Reflections of the Semester and the Program by Camille Ancessi
Dear Future Students of the Semester in Dialogue Program,
Upon the announcement of my admission into the Semester in Dialogue Program, I wasn’t sure what to expect. Although I had read everything that I could find pertaining to the course, I was left with many unanswered questions. For those of you that find yourselves in a similar position, I hope that this blog post will help demystify what the Semester in Dialogue is and some of the highlights you might look forward to. Although every Semester will be different, considering the difference in topics and professors, the core values and intentions of the program are consistent: to hone in on the power and importance of dialogue through experiential learning.
One important pillar that will surely mark your experience with the Semester in Dialogue is the emphasis it places on non-theoretical learning. I have never completed a course feeling so satisfied with the hands-on skills that I have acquired. Between learning facilitation, practicing dialogue, giving constructive feedback, writing, and event planning, the list of learning outcomes from this course goes on. The major difference between the Semester in Dialogue and any other course is that all of these learning outcomes are practical in nature.
The second important pillar that characterises the Semester in Dialogue experience is the format of the class, itself. Having been at UBC for the last 2 years, I have become accustomed to large lecture halls where professors don’t know your name unless you make a regular appearance in their office hours. Starting the Semester in Dialogue at SFU was like stepping into a completely different academic world. A typical day would consist of bringing in different speakers with knowledge of the Vancouver housing crisis (since our Semester's focus was on housing), and engaging with them and their expertise. It is through the medium of dialogue that we were able to learn from each other. Although stepping into this class format can seem daunting for those that are used to more conventional learning environments, the benefits of engaging in this way are much greater than any lecture-based class (in my clearly non-biased opinion).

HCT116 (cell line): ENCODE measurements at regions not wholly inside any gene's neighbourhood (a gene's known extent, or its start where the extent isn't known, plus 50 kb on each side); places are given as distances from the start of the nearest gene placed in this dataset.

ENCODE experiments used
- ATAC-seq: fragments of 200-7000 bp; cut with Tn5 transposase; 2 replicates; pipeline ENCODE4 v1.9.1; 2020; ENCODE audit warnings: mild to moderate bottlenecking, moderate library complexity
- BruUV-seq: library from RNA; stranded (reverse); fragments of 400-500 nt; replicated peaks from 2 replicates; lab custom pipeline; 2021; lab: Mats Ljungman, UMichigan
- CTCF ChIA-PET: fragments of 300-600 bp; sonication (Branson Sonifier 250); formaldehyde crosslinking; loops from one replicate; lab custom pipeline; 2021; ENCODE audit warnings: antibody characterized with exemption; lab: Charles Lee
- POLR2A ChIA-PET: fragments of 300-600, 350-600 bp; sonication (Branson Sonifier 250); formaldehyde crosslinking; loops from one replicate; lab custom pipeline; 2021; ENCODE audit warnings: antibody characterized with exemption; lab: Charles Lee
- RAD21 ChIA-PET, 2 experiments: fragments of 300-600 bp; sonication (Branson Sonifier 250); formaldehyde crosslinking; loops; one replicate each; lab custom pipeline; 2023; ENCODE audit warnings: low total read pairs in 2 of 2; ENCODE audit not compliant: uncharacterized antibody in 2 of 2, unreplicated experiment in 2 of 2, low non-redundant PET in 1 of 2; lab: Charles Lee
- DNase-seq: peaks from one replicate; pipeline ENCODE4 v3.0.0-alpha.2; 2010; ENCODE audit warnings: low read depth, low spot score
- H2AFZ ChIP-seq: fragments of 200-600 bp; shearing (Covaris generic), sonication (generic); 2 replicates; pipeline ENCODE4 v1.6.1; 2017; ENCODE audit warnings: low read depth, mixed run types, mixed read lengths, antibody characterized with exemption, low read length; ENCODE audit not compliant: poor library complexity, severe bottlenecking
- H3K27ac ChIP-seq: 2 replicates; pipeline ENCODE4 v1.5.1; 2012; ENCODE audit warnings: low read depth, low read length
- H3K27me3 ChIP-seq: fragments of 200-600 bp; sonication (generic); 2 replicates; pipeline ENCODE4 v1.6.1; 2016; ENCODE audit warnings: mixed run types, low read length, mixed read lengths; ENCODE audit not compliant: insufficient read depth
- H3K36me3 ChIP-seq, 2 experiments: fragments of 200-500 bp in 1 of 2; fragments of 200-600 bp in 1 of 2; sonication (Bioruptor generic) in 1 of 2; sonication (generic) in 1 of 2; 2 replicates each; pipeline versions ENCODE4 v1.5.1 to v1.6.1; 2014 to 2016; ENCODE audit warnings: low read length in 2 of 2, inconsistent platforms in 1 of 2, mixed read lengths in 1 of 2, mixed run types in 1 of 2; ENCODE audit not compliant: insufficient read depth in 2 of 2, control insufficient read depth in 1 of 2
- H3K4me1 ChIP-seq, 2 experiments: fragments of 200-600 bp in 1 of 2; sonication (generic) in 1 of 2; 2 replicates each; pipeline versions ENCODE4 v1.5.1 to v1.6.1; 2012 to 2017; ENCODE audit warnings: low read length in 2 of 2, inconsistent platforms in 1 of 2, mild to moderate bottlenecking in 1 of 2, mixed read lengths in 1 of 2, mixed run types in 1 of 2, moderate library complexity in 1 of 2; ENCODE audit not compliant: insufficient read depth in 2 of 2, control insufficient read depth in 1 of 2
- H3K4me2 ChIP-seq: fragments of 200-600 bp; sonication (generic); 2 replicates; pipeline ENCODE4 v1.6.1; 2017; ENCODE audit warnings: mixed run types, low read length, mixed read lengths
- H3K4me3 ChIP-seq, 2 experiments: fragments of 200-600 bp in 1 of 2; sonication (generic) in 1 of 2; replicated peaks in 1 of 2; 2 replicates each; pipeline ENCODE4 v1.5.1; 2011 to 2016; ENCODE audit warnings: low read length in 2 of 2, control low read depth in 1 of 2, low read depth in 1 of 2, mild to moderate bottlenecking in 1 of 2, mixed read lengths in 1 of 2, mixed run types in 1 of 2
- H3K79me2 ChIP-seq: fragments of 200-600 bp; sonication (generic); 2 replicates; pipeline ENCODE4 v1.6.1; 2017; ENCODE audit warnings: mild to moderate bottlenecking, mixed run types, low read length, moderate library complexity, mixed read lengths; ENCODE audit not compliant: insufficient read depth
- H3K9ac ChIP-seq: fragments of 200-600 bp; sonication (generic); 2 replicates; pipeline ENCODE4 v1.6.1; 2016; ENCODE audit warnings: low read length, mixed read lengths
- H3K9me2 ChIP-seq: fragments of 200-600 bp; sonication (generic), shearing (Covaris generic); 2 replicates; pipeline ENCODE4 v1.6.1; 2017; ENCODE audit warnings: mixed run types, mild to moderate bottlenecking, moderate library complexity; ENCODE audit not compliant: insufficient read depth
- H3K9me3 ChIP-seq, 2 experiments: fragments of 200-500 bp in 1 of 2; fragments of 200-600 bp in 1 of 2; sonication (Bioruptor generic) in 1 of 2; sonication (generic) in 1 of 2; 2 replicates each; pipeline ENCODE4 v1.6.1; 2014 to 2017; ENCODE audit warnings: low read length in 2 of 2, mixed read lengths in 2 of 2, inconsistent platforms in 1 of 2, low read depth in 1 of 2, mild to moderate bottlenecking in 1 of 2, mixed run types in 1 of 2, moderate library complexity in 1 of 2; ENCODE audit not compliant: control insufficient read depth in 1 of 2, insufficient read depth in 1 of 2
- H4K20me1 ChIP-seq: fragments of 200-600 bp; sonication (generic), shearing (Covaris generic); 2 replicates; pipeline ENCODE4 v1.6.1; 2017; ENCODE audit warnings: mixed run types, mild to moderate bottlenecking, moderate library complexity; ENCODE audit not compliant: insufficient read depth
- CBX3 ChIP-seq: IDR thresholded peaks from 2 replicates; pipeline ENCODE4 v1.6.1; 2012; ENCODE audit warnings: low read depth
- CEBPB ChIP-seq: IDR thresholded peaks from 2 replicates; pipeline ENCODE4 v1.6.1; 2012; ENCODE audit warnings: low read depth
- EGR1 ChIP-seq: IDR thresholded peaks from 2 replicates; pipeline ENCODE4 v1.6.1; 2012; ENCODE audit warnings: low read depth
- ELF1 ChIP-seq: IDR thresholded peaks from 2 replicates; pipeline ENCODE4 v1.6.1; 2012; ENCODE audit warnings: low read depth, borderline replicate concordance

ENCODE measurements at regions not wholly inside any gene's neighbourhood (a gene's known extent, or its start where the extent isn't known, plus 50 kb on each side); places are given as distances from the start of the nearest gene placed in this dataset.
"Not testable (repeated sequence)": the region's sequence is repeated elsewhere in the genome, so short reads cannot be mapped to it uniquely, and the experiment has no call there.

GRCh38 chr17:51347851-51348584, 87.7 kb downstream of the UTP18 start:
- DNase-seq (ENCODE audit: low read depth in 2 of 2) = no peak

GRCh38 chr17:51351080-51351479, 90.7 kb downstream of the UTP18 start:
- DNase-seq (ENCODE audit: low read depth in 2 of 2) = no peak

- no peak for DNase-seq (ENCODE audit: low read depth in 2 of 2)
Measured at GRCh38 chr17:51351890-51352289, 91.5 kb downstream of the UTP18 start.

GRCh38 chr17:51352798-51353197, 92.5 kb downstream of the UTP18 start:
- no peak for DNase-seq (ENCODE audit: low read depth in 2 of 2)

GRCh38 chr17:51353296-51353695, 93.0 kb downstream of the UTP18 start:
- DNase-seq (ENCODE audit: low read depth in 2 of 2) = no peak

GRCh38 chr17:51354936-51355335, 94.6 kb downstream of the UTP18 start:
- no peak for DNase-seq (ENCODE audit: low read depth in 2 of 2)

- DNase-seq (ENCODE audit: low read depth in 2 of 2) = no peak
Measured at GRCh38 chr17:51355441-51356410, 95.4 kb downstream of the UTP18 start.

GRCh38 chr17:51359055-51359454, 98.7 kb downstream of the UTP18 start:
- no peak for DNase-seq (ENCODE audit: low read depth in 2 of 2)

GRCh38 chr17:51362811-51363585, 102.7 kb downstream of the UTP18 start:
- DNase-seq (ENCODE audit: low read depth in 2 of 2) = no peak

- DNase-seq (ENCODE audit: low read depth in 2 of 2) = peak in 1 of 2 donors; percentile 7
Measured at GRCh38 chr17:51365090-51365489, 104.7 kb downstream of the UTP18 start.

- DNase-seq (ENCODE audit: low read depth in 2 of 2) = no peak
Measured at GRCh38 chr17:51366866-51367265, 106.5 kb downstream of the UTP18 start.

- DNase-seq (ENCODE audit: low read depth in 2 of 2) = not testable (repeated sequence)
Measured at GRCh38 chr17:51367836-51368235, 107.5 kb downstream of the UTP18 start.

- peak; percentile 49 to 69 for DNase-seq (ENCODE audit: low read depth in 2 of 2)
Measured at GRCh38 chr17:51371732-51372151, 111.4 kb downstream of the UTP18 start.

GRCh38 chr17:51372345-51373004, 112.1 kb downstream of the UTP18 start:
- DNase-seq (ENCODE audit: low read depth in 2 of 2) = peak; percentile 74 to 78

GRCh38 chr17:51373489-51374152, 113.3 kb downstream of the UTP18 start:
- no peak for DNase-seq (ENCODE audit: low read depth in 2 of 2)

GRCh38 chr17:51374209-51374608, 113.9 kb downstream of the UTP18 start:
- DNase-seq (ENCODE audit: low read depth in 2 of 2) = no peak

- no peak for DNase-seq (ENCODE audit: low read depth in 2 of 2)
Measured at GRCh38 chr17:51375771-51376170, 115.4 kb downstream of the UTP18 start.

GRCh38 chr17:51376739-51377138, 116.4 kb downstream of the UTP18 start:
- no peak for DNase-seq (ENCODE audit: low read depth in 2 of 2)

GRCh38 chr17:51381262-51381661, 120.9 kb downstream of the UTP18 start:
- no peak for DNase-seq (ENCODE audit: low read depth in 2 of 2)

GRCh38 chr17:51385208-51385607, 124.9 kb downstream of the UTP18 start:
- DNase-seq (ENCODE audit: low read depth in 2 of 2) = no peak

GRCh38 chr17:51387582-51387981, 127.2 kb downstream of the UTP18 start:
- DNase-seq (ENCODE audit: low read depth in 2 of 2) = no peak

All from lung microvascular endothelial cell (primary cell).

Engaging with others in a way that emphasizes speaking to understand over speaking to respond is the very foundation of this course. Through the Semester in Dialogue, you will not only bear witness to the level of skill that is actually required to engage with others, but you will also become fluent in the practice of dialogue.
Dialogue is the process through which we are able to bridge the gap between two different ways of perceiving and understanding. This is the most important skill set that you will learn throughout this course, and I am also starting to believe that it is the most important skill that any of us can learn in life. Dialogue is about putting all of our differences aside, and coming together to fully connect as humans. It is about highlighting the ways in which our desires and values overlap, and leveraging this to create more opportunities for collaboration.
Judging by the reflections of my class on our final day of the Semester in Dialogue, I feel confident in saying that the growth and learning that emerged from our seven weeks together, was profound. In summary, this is a course that will leave you feeling invigorated by your newfound skills and abilities. I encourage you to walk into it with an open mind and spirit of curiosity, to experience it for yourself!